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Open Access Research article

Prognostic value of KRAS genotype in metastatic colorectal cancer (MCRC) patients treated with intensive triplet chemotherapy plus bevacizumab (FIr-B/FOx) according to extension of metastatic disease

Gemma Bruera1, Katia Cannita1, Daniela Di Giacomo2, Aude Lamy3, Giancarlo Troncone4, Antonella Dal Mas5, Gino Coletti5, Thierry Frébourg6, Jean Christophe Sabourin7, Mario Tosi6, Corrado Ficorella1 and Enrico Ricevuto1*

Author Affiliations

1 Medical Oncology, S. Salvatore Hospital, University of L'Aquila, L'Aquila, Italy

2 Department of Experimental Medicine, University of L'Aquila, L'Aquila, Italy

3 Laboratory of Tumor Genetics, University Hospital, Rouen, France

4 Department of Biomorphologic and Functional Sciences, University Federico II, Napoli, Italy

5 Pathology Department, S. Salvatore Hospital, L'Aquila, Italy

6 INSERM U614, University of Rouen, Rouen, France

7 Department of Pathology, INSERM U614, Rouen University Hospital, Rouen, France

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BMC Medicine 2012, 10:135  doi:10.1186/1741-7015-10-135

Published: 8 November 2012

Abstract

Background

Bevacizumab (BEV) plus triplet chemotherapy can increase efficacy of first-line treatment of metastatic colorectal cancer (MCRC), particularly integrated with secondary liver surgery in liver-limited (L-L) patients. The prognostic value of the KRAS genotype in L-L and other or multiple metastatic (O/MM) MCRC patients treated with the FIr-B/FOx regimen was retrospectively evaluated.

Methods

Tumoral and metastatic samples were screened for KRAS codon 12 and 13 and BRAF mutations by SNaPshot and/or direct sequencing. Fit MCRC patients <75 years were consecutively treated with FIr-B/FOx regimen: weekly 12-h timed flat-infusion/5-fluorouracil (TFI 5-FU) 900 mg/m2, days 1, 2, 8, 9, 15, 16, 22 and 23; irinotecan (CPT-11) 160 mg/m2 plus BEV 5 mg/kg, days 1, 15; oxaliplatin (OXP) 80 mg/m2, days 8, 22; every 4 weeks. MCRC patients were classified as L-L and O/MM. Activity and efficacy were evaluated and compared using log-rank test.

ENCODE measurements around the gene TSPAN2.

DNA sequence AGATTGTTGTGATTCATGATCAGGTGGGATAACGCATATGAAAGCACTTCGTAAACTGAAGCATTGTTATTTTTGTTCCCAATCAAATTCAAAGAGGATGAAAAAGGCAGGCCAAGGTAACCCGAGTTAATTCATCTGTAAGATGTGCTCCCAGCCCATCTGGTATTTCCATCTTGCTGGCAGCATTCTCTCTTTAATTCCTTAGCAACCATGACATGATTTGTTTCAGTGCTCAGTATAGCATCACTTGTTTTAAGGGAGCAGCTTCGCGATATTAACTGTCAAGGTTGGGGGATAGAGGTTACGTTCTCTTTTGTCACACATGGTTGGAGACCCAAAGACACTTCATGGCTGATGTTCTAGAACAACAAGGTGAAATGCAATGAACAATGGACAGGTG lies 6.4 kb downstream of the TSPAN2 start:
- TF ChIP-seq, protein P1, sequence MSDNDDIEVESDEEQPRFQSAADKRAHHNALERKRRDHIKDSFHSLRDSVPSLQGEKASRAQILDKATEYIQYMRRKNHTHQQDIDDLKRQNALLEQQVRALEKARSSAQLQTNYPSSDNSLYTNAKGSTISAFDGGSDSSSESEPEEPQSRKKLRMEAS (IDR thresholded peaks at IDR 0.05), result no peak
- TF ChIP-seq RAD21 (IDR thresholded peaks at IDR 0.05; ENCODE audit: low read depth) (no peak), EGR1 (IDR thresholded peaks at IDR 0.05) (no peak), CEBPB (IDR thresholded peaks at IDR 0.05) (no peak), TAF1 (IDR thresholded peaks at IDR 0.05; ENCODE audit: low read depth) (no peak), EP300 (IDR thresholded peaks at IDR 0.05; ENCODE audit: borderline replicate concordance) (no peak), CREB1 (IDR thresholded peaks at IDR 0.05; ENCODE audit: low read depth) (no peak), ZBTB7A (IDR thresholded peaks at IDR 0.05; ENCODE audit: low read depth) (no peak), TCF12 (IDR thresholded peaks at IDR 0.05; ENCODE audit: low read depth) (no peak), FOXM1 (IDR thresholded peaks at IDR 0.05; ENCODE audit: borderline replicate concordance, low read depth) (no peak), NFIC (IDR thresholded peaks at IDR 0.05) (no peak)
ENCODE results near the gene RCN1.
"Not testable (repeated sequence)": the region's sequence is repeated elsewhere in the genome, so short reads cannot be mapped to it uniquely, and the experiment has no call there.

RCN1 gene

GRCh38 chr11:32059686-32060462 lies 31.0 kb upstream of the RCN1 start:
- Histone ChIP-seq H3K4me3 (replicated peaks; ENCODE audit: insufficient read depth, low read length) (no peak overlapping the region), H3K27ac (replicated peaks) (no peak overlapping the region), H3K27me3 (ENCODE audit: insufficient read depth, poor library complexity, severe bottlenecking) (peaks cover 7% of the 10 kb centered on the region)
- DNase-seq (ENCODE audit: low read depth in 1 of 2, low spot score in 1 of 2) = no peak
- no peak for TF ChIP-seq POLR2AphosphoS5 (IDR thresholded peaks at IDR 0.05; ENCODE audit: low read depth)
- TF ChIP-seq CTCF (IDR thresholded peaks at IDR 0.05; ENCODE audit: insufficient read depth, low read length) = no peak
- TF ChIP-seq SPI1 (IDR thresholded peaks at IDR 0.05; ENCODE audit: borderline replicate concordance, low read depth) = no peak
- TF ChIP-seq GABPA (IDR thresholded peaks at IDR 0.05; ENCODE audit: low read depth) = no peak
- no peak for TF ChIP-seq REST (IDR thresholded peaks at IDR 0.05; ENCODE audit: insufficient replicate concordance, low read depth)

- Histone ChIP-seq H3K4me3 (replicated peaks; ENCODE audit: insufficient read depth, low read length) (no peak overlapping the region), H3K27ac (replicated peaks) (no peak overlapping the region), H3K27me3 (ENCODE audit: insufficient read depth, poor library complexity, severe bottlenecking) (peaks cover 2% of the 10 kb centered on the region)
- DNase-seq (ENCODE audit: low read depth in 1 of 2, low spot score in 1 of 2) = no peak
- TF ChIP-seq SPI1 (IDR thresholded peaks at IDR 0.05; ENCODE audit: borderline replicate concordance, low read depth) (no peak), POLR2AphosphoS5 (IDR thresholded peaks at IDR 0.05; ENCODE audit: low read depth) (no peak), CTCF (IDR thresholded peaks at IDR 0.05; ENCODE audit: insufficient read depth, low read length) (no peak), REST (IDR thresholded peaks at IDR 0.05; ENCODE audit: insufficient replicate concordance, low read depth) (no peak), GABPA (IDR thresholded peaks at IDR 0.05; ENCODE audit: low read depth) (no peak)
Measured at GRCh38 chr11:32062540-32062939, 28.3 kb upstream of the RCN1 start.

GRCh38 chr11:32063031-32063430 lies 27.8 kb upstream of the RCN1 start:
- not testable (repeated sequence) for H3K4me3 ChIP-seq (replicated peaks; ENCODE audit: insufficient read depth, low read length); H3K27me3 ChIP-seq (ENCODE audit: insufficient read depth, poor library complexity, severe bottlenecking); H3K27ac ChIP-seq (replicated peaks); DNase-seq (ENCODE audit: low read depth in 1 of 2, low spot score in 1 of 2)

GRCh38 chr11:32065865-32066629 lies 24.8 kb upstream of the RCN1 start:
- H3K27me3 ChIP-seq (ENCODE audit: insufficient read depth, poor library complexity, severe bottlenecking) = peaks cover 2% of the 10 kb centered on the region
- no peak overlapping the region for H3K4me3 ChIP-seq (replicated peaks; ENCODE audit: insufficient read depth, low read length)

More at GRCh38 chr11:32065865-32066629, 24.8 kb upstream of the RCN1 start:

Results

In all, 59 patients were evaluated: 31 KRAS wild-type (53%), 28 KRAS mutant (47%). At 21.5 months median follow-up, objective response rate (ORR), progression-free survival (PFS) and overall survival (OS) were, respectively: KRAS wild-type 90%, 14 months, 38 months; KRAS mutant 67%, 11 months, 20 months. PFS and OS were not significantly different. PFS and OS were significantly different in L-L compared to O/MM evaluable patients. In KRAS wild-type patients, clinical outcome of 12 L-L compared to 18 O/MM was significantly different: PFS 21 versus 12 months and OS 47 versus 28 months, respectively. In KRAS mutant patients, the clinical outcome of 13 L-L compared to 14 O/MM was not significantly different: PFS 11 months equivalently and OS 39 versus 19 months, respectively.

Conclusions

The KRAS genotype wild-type and mutant does not significantly affect different clinical outcomes for MCRC patients treated with the first-line FIr-B/FOx intensive regimen. KRAS wild-type patients with L-L disease may achieve a significantly prolonged clinical outcome due to integration with secondary liver surgery, with respect to KRAS mutant patients.

Keywords:
disease extension; intensive regimen; KRAS mutations; metastatic colorectal cancer; triplet chemotherapy plus bevacizumab